Number of Web users in China hits 513 million
The number of Web users in China soared past 500 million last year, a tech-industry group said Monday, capping a period of explosive growth that has elevated Chinese Internet companies and challenged social and political discourse in the communist-controlled state.
The government-run China Internet Network Information Center said Monday that the number of Web users in China grew 12% in December, to 513 million, compared with the same period in 2010.
Chinese Internet giants such as search engine Baidu Inc., news portal Sina Corp. and gaming and messaging service provider Tencent Holdings added millions of users, raising the profile of the increasingly lucrative sector.
But 2011 was also a year that saw the increasing social might of Chinese micro-blogs, which became engines of public opinion that often challenged the authority of state-sanctioned news.
The number of micro-blog users quadrupled last year to just under 250 million, the China Internet Network Information Center said in its recent report.
Known in China as weibo, micro-blogs act much like Twitter, allowing users to post short messages with links that can then be read by subscribers.
Micro-blogs were instrumental last year in exposing government mishandling of a deadly high-speed rail collision in the eastern city of Wenzhou, protests concerning a chemical plant in the northern city of Dalian and corruption in the southern village of Wukan.
A recent decision by Beijing authorities to report the extent of the city's air pollution with greater accuracy is largely credited to an online campaign started from the micro-blog account of well-known property developer Pan Shiyi,
"Today we can say without hesitation that an independent and richly participatory civil society is emerging on China's Internet," wrote Hu Yong, a journalist and commentator in a recent article translated by the China Media Project at the University of Hong Kong.
"The Internet cannot usher in dramatic change to political life in China, but it can promote the creation of social capital on the basis of citizen rights and duties, giving rise to and strengthening social forces independent of the Chinese state," Hu continued.
The rising popularity and influence of micro-blogs has worried the central government, a fear exacerbated by the role of social media in the so-called Arab Spring uprisings. Chinese authorities have intensified efforts to quash domestic opposition in the last year, jailing and detaining a number of activists.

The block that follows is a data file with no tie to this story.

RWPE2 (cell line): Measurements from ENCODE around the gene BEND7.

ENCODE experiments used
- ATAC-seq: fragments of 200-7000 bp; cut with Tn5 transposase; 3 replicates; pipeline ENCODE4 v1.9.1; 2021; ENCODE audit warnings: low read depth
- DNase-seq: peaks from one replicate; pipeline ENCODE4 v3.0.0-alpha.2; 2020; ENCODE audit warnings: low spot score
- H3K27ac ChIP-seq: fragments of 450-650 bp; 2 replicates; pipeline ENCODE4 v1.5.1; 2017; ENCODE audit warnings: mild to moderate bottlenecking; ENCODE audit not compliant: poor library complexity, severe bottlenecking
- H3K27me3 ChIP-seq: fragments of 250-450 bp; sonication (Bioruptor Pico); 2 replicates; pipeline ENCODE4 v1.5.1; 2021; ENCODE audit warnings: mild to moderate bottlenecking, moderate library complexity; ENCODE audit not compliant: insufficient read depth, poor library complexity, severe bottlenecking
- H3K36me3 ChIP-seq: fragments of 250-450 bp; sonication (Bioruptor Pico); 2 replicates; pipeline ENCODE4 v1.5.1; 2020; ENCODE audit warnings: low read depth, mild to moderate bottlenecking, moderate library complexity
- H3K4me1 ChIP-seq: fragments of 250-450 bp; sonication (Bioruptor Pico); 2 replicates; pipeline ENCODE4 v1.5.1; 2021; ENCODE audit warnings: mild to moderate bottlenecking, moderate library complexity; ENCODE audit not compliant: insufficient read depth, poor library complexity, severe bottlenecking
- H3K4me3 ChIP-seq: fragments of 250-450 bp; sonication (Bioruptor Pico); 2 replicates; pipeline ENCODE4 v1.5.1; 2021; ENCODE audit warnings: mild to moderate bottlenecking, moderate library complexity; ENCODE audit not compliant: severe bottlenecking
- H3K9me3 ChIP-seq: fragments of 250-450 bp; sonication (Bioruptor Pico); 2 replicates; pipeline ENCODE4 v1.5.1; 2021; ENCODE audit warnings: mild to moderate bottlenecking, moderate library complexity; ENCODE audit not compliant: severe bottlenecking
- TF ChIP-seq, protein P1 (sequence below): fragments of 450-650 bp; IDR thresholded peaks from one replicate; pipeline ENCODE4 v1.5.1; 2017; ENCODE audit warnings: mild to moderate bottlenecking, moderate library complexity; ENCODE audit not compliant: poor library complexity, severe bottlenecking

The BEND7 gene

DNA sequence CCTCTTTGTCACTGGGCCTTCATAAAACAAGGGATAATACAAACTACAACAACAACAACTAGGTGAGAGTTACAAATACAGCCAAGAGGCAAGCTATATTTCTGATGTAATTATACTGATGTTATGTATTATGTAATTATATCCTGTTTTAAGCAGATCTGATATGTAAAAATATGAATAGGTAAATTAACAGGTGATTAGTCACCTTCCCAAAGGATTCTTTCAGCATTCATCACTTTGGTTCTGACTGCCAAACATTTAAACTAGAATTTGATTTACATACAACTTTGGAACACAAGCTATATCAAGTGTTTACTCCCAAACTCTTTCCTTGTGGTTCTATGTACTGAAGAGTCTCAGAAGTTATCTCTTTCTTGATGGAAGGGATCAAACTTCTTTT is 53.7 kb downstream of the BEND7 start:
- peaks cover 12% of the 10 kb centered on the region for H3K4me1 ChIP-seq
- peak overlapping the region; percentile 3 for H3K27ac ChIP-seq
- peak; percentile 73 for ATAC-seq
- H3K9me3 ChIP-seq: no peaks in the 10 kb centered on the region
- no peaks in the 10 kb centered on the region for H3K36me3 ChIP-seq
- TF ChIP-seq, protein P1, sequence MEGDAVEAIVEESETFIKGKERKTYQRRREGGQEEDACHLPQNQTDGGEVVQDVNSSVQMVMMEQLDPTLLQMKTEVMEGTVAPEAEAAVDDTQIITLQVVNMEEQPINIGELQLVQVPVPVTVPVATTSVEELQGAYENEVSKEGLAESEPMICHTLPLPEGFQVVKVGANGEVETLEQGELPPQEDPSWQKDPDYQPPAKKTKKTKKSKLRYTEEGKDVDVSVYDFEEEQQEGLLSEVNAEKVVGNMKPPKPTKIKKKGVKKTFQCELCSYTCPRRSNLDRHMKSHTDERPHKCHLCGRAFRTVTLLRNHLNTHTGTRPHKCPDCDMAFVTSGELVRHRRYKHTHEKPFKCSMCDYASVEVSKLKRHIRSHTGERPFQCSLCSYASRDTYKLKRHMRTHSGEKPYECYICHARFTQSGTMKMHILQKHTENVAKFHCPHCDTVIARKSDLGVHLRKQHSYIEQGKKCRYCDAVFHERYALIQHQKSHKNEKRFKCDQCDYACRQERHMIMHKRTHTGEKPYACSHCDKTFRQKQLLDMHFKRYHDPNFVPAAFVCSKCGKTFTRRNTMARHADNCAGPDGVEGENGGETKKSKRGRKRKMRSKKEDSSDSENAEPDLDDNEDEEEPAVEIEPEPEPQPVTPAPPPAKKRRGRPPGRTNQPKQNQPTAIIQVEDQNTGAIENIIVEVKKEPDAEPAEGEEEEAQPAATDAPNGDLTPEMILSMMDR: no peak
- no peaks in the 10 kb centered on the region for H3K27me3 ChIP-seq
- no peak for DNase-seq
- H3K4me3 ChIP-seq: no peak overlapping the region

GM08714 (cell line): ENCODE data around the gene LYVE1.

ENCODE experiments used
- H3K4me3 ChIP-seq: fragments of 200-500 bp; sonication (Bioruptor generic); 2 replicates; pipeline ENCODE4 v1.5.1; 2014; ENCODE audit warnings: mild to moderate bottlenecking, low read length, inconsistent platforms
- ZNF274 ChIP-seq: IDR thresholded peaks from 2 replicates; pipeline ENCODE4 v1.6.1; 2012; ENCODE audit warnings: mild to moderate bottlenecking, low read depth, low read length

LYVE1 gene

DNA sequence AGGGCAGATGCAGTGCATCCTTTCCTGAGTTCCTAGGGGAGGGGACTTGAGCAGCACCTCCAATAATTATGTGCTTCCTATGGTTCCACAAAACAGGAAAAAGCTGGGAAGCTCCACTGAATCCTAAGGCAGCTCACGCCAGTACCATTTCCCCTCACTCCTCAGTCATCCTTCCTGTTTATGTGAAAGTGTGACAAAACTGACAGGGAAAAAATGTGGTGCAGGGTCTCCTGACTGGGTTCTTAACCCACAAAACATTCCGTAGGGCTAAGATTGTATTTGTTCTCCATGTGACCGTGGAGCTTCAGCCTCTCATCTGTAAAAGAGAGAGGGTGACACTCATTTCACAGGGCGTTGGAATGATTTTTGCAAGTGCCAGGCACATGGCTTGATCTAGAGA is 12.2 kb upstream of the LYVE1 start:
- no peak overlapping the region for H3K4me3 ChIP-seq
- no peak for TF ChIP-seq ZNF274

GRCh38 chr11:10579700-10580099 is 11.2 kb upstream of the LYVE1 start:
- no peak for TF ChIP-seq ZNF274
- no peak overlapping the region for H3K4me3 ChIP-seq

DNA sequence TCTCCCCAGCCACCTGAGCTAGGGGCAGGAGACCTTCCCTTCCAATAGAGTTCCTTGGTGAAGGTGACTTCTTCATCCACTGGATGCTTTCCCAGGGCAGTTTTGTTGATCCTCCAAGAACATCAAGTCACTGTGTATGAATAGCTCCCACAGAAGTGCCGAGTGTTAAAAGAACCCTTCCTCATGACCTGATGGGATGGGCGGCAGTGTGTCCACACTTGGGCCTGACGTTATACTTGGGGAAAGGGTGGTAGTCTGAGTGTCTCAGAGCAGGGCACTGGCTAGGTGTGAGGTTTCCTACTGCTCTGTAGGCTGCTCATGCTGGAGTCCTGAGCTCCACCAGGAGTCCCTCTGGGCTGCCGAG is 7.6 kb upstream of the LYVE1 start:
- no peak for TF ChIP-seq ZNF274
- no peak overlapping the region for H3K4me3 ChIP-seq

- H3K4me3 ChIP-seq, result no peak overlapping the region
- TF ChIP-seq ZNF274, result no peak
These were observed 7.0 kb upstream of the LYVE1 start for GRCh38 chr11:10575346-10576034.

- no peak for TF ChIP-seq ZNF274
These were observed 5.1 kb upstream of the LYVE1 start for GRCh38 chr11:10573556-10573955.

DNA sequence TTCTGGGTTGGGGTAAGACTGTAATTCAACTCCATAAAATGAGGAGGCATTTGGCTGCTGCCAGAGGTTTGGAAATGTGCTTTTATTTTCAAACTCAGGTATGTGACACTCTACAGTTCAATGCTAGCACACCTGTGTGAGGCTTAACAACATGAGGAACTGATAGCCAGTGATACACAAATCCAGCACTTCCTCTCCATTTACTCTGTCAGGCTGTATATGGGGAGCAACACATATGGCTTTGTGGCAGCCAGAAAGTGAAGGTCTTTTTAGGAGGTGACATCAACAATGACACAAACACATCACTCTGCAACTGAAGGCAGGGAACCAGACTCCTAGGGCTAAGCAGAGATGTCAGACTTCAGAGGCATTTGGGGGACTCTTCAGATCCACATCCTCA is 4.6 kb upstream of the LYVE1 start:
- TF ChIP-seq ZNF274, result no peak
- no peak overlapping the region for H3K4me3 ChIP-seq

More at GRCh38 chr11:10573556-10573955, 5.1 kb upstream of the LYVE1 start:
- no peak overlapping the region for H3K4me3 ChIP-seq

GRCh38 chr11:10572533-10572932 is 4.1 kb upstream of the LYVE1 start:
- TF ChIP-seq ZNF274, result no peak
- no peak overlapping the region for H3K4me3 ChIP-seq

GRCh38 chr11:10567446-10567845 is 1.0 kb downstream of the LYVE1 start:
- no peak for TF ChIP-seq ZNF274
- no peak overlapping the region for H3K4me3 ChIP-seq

Damien Ma, an analyst at the Eurasia Group, wrote in a post on Atlantic magazine's website earlier this month that China's leaders regard social media as "western-invented weapons of mass dissemination as potentially powerful as nuclear bombs."
Since the Wenzhou train crash in July, authorities have increased pressure on micro-blog providers (namely Sina and Tencent) to crack down on "rumors," a euphemism for government criticism.
In October, the Communist Party's Central Committee vowed to strengthen control of the Internet, threatening to punish those responsible for spreading "harmful information."
Last month, cities announced new rules requiring micro-blog users to register their accounts with their real names, making it more risky for individuals to challenge authorities.
How much China's leaders are willing to rein in the Web remains to be seen -– a question investors will have to grapple with in a market otherwise filled with potential.
The Internet sector is the only major industry in China still dominated by private companies. But given the attention to reestablishing government order, 2012 may be defined by how much the state ultimately encroaches online.
One sign is regulators' approval last week for an online unit of the Communist Party's mouthpiece, the People’s Daily, to offer shares in Shanghai. The newspaper plans to raise $83 million to challenge established Web portals such as Sina and Sohu.
-- David Pierson
Photo: Chinese youths at an Internet cafe in Beijing. Credit: Elizabeth Dalziel / Associated Press